In mid-August, the AU established a committee, chaired by Mbeki, to help support the national dialogue. Mbeki reportedly called on Sudan to release political prisoners in a 17 August meeting with Hassan al-Turabi, head of the Popular Congress Party, which is participating in the national dialogue.

The Council held consultations on Sudan-South Sudan issues and the situation in Abyei on 20 August, with Edmond Mulet, Assistant Secretary-General for Peacekeeping Operations, and Haile Menkerios, the Special Envoy of the Secretary-General for Sudan and South Sudan,  briefing. Mulet gave an overview of the Secretary-General’s 23 July report on Abyei (S/2014/518), which stated that “the situation in Abyei during the period under review [14 May to 23 July] was relatively calm, although the underlying conditions remained volatile and unpredictable”. Menkerios reported that progress had not been made in implementing the 27 September 2012 agreements.  

Key Issues

A key issue is whether Sudan and South Sudan can demonstrate the political will and energy to negotiate a resolution to the outstanding issues dividing them, while both countries are mired in their own domestic crises.

Also a key issue is whether the Council can formulate an effective response to the national dialogue process in Sudan, one that encourages progress but also signals concern about the shortcomings of the process.

Another important issue is how to encourage Sudan and the Sudan People’s Liberation Movement-North (SPLM-N) to engage in serious negotiations. (At press time, Mbeki was trying to reconvene the parties for direct talks.)


Hearing from Mbeki about his mediation role with respect to Sudan-South Sudan negotiations, Sudan-SPLM-N talks and the national dialogue process in Sudan will be much welcome and may prompt the Council to consider adopting a presidential statement that:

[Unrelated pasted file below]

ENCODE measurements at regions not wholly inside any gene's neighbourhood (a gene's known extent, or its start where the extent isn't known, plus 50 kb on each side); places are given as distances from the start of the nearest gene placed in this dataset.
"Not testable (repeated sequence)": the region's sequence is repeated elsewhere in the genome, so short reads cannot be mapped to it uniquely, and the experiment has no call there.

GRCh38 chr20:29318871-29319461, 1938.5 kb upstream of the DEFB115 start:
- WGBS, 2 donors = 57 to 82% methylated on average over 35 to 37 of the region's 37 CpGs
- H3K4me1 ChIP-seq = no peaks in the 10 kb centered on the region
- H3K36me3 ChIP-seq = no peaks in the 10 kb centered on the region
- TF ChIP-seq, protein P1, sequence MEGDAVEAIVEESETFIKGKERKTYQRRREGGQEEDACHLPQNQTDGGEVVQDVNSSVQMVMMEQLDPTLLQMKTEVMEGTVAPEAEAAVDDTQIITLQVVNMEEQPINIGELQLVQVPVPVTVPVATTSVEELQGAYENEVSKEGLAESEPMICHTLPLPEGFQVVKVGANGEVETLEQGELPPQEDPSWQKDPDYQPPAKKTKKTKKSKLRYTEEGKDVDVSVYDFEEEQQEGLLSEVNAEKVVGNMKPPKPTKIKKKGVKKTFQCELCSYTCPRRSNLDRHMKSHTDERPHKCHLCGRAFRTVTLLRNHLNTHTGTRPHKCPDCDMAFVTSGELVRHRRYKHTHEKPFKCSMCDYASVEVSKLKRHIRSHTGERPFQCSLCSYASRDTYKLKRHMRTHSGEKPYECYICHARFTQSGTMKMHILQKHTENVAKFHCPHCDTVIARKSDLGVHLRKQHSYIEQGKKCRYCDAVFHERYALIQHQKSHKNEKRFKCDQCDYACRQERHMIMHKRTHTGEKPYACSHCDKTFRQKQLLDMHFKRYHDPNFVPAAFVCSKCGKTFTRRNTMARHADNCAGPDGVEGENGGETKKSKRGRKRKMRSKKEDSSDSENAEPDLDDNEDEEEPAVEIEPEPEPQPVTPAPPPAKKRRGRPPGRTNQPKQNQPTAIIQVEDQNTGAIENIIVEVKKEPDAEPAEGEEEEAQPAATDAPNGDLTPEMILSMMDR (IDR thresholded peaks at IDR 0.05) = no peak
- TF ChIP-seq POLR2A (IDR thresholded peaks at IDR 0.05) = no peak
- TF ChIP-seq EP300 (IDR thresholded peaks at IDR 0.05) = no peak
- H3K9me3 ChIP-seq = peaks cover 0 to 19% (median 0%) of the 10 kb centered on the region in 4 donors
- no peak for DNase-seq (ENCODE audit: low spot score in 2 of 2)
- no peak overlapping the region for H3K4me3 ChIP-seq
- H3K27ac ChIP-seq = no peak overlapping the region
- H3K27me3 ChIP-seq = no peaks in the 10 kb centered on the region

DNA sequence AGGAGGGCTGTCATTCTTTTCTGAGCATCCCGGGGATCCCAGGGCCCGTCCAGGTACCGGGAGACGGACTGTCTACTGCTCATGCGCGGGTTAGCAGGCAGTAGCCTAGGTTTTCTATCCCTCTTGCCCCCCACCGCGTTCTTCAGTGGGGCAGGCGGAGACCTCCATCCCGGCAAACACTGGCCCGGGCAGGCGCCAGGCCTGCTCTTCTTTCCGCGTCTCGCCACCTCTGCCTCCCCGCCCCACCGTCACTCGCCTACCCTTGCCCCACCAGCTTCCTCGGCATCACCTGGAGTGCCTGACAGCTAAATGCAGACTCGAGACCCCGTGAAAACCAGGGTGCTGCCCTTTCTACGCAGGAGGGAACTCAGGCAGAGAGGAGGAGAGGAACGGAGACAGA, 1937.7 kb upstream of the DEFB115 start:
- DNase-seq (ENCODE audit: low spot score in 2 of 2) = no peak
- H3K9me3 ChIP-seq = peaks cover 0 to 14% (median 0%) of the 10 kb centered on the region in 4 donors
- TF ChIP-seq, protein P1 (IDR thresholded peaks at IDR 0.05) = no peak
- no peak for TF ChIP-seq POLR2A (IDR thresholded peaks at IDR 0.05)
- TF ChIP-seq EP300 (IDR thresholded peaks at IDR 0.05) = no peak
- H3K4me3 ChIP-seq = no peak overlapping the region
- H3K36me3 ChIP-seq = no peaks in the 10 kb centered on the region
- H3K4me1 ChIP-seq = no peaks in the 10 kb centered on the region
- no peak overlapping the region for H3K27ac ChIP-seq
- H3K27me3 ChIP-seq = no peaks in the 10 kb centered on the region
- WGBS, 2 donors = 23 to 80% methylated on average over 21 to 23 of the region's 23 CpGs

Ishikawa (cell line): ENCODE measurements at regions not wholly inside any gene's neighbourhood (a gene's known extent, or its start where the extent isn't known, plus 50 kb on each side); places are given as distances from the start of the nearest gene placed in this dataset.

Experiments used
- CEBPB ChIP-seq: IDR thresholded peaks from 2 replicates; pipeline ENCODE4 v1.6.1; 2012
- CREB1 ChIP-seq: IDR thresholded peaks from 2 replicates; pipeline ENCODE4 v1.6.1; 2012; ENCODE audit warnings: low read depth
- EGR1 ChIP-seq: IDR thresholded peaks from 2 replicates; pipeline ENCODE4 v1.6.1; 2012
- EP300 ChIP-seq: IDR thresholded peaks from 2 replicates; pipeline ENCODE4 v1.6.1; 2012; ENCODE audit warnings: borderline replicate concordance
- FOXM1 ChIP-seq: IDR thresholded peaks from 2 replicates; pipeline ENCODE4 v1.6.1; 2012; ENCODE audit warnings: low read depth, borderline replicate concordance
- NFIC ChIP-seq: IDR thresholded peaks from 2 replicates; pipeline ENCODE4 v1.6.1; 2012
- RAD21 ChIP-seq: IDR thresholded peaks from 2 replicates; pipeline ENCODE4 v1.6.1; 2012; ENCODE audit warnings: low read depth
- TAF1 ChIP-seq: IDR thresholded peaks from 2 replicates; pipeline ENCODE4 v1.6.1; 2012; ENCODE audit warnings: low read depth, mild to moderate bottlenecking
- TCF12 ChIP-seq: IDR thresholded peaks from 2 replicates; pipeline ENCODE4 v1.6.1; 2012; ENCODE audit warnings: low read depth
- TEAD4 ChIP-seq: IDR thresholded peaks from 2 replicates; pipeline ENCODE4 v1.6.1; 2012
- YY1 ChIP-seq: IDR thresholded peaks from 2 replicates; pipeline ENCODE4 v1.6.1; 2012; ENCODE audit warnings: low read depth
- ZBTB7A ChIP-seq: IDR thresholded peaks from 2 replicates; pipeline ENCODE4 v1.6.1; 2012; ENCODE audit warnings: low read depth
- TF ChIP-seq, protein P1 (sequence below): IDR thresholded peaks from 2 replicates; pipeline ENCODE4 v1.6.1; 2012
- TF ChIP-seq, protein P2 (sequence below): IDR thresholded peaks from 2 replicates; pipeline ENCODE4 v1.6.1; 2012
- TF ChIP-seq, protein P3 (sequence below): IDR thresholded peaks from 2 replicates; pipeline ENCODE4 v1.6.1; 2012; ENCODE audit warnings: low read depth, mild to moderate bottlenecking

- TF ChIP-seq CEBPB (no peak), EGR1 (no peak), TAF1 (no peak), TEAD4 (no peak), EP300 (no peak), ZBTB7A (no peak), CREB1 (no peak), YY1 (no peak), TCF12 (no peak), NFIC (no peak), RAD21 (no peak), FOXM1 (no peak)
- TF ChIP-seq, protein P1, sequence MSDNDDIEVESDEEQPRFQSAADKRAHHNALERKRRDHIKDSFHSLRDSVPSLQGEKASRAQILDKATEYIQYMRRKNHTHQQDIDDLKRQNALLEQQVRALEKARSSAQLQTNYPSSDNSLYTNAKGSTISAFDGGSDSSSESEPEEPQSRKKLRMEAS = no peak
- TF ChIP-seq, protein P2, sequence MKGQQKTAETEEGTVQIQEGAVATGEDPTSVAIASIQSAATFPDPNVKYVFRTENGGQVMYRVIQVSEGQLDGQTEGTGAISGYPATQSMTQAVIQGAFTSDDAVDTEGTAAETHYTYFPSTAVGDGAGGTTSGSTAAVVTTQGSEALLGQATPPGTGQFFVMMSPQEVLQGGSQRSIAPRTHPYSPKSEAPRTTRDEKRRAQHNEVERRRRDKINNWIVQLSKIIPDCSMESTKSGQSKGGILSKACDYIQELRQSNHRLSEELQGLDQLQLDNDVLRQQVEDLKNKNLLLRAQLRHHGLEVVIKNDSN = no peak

• encourages the national dialogue in Sudan but expresses concern about the curtailment of press freedom and the arrests of opposition figures;
  • urges Sudan and the SPLM-N to reengage in serious negotiations; and
  • urges Sudan and South Sudan to take measures to diffuse the potential for conflict in Abyei, including by redeploying their security forces away from the region and reactivating the Abyei Joint Oversight Committee, which is meant to enable joint political and administrative oversight in Abyei but has not convened in well over a year.
Council Dynamics

There is recognition among several Council members that it will be challenging for Sudan and South Sudan to resolve their outstanding issues, given that both countries are mired in their own civil wars. While Council members view the national dialogue process in Sudan as a step in the right direction, several question the government’s commitment to the process, especially given the arrest of key opposition figures. In general, some members tend to be highly critical of Sudan’s human rights record, while others who are more favourably disposed toward the regime continue to argue for debt relief and a removal of economic sanctions.

The US is the penholder on Sudan-South Sudan issues.

 UN Document on Sudan and South Sudan   

Secretary-General’s Report
23 July 2014 S/2014/518 The was the Secretary-General’s most recent report on Abyei.